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Thursday, June 20, 2024

Music in the age of Covid-19

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HCMC – After hibernating during the Covid-19 lockdown, Vietnam’s entertainment industry is lumbering back to life. Sky Tour Movie starring Son Tung M-TP, the country’s hottest star, will be released on June 12. Music venue Dong Dao at 164 Pasteur reopens with a performance by Dam Vinh Hung, 48, yesteryear’s heartthrob, on June 12.

Sky Tour interviews Tung and documents three concerts at which he performed at last year. It is modeled on a film about Korean boy band BTS that came out last year. It is the third Vietnamese film to be released since the end of the lockdown.

The life of Tung, 25 is certainly well documented. Born as Nguyen Thanh Tung in the northern city of Thai Binh, Tung graduated from the Conservatory of HCMC in 2012. The singing competition show  Vietnam Idol made him a star later that year. His breakthrough song is “Em cua ngay hom qua” (You of Yesterday). He wrote his biography, Reaching the Dream, at the age 23. What do you do after you’ve reached your dream at such a heartbreakingly young age? In Tung’s case, he produced “Hay Trao Cho Anh” (Give It to Me), his latest single.

Tung’s style borrows heavily from the pretty boys of K-pop. The preview clip for Sky Tour shows a business meeting with a group of eight remarkably good looking participants. Not one is old enough to know what works in show business and what doesn’t.

There is a history of heartthrobs who burn brightly, but briefly, according to Popular Music in Vietnam (2008) by Dale Olsen. Lam Truong was king of V-pop until the My Tam phenomenon swept him aside in 2001. By 2005, he was a restaurant manager, his musical glories a memory.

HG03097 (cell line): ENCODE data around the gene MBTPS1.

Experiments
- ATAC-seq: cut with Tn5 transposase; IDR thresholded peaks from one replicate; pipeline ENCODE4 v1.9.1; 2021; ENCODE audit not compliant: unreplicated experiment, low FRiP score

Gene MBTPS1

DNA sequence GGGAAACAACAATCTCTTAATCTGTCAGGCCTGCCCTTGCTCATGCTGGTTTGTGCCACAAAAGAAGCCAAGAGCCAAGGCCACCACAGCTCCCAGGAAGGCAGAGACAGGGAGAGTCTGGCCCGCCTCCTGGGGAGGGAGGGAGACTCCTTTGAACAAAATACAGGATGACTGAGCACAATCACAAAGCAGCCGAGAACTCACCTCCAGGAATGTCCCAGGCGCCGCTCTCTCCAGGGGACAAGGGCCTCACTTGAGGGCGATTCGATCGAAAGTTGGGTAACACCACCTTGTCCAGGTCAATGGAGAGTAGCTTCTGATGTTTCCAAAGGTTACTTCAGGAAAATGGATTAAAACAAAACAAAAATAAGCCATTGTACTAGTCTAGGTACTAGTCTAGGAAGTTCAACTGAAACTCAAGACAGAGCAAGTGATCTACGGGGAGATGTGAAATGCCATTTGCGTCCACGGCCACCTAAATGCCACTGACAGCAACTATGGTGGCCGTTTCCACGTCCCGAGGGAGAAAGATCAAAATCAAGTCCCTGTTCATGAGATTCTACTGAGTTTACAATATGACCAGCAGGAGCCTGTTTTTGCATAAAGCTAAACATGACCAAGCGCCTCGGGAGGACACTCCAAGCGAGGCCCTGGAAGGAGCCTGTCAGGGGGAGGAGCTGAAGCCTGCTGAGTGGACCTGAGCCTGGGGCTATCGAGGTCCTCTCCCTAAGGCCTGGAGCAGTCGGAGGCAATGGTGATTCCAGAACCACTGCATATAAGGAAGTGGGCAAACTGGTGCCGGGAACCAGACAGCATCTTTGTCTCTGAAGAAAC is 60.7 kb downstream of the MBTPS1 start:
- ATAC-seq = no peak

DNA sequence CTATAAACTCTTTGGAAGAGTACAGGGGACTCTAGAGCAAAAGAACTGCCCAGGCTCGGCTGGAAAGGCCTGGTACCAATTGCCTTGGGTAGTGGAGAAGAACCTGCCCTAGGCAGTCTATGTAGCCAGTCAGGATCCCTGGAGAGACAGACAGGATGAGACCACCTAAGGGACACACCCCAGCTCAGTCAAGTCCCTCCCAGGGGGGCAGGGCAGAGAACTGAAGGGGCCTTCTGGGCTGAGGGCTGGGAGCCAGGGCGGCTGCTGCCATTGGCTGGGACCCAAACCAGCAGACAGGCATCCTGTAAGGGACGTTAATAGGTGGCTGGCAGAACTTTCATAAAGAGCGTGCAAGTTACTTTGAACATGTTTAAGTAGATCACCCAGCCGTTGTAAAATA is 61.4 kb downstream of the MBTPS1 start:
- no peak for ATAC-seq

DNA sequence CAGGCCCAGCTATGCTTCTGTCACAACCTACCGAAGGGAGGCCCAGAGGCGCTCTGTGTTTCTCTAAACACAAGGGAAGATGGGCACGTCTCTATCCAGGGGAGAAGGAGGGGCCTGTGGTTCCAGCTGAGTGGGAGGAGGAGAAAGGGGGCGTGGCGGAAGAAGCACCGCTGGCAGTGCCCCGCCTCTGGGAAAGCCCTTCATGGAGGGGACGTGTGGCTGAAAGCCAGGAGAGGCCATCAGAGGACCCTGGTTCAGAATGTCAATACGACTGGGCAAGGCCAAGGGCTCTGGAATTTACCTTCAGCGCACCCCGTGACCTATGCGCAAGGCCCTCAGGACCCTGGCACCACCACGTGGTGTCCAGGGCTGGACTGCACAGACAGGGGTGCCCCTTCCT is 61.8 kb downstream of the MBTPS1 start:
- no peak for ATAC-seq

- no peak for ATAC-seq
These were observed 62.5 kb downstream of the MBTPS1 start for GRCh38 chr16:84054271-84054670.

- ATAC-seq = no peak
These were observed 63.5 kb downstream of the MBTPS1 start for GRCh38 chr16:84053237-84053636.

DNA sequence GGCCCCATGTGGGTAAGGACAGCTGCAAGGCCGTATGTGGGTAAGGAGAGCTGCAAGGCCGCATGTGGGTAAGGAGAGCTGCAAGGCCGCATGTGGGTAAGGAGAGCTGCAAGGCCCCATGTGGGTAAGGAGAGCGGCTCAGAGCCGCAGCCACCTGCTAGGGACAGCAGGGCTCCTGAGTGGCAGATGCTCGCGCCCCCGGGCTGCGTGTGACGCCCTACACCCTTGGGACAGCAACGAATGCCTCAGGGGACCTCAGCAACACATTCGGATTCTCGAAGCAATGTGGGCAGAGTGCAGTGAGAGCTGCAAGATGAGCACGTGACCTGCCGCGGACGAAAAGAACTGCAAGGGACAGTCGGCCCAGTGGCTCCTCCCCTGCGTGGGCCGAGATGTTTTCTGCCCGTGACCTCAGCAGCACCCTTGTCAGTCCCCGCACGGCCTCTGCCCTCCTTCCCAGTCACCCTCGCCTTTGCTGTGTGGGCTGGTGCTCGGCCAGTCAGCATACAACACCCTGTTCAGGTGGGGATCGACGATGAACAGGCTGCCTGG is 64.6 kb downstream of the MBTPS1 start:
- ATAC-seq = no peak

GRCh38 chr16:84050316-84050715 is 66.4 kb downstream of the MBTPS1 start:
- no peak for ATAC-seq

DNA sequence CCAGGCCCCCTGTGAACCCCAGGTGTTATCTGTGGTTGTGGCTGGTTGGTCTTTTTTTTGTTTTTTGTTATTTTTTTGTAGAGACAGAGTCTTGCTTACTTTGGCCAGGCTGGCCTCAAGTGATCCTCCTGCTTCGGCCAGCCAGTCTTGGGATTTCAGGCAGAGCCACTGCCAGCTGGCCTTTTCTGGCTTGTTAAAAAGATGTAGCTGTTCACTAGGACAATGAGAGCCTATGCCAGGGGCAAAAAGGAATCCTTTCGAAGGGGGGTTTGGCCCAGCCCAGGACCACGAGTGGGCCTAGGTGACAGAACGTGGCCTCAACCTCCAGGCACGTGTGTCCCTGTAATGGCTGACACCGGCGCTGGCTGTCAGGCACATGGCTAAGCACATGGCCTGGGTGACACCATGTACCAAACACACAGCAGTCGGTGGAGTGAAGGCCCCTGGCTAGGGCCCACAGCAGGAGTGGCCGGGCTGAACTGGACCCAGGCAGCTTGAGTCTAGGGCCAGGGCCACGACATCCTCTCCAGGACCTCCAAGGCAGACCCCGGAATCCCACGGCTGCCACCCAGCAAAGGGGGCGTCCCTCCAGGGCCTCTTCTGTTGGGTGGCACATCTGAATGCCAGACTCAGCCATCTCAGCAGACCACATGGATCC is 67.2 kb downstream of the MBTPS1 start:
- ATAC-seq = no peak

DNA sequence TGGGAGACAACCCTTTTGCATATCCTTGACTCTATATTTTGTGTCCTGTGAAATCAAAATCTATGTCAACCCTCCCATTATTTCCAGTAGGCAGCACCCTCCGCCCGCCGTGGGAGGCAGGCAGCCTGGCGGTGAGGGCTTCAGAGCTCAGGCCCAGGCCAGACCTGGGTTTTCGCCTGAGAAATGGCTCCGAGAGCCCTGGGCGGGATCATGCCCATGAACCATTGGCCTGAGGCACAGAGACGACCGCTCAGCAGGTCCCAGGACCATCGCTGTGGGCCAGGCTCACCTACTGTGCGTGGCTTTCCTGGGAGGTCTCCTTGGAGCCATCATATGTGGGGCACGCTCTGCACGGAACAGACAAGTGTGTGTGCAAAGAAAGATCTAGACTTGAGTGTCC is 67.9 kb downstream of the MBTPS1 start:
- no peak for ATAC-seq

The real stars of today’s music scene are the female leads, divas who churn out hits year after year. The best known of these is My Tam herself. My Tam, 39, was born in Danang and graduated from the Conservatory of HCMC. Her throaty voice has been making hits since the duet “Toc nau moi tram” (Brown Hair, Dark Lips). This song gives unfortunate beauty advice and triggered a hair-dying fad.

My Tam was a judge for Vietnam Idol in 2012-13. Her 2017 album Tam 9 reached No. 9 on the Billboard chart, the all-time best charting Vietnamese album. Her current hit is “Anh cho em duoc khong?” (Can you wait for me?).

Min, or Nguyen Minh Hang, 32, is the singer behind the handwashing superhit “Ghen Co Vy” (Jealous Coronavirus), known internationally from John Oliver, YouTube, and TikTok. The coronavirus song is a remake of her 2017 song “Ghen” (Jealous) with the lyrics rewritten. The female in the music video is a cartoon version of Min.

Min’s other big hit is “Co em cho” (I wait), a falling in love song. She was born in Hanoi and danced with the group St.319 before striking out on her own in 2016.

The Health Department is responsible for rewriting a series of pop tunes as covid fighting hits. Less known internationally, but equally popular domestically is “Viet Nam oi!” (Dear Vietnam). This song includes the lyrics “Don’t share the wrong story on Facebook.” Examples of such “wrong stories” include the headlines “Curing corona at home without doctors” and “Preventing corona with garlic and eggs.”

With the release of “Bad Boy” in 2014, Dong Nhi, 31, gained a reputation as the nation’s hot, sexy female dancer. She got married last year and her freshly released music video “Khi con la me” (When I become a mother) focuses on the joys of motherhood. That Dong Nhi can turn penance for her sultry past into a money maker shows that the Vietnamese market is still conservative and family oriented, even by Asian standards. Dong Nhi was born in Hanoi and went to high school in HCMC. She competed unsuccessfully in Vietnam Idol.

By Peter Kauffner

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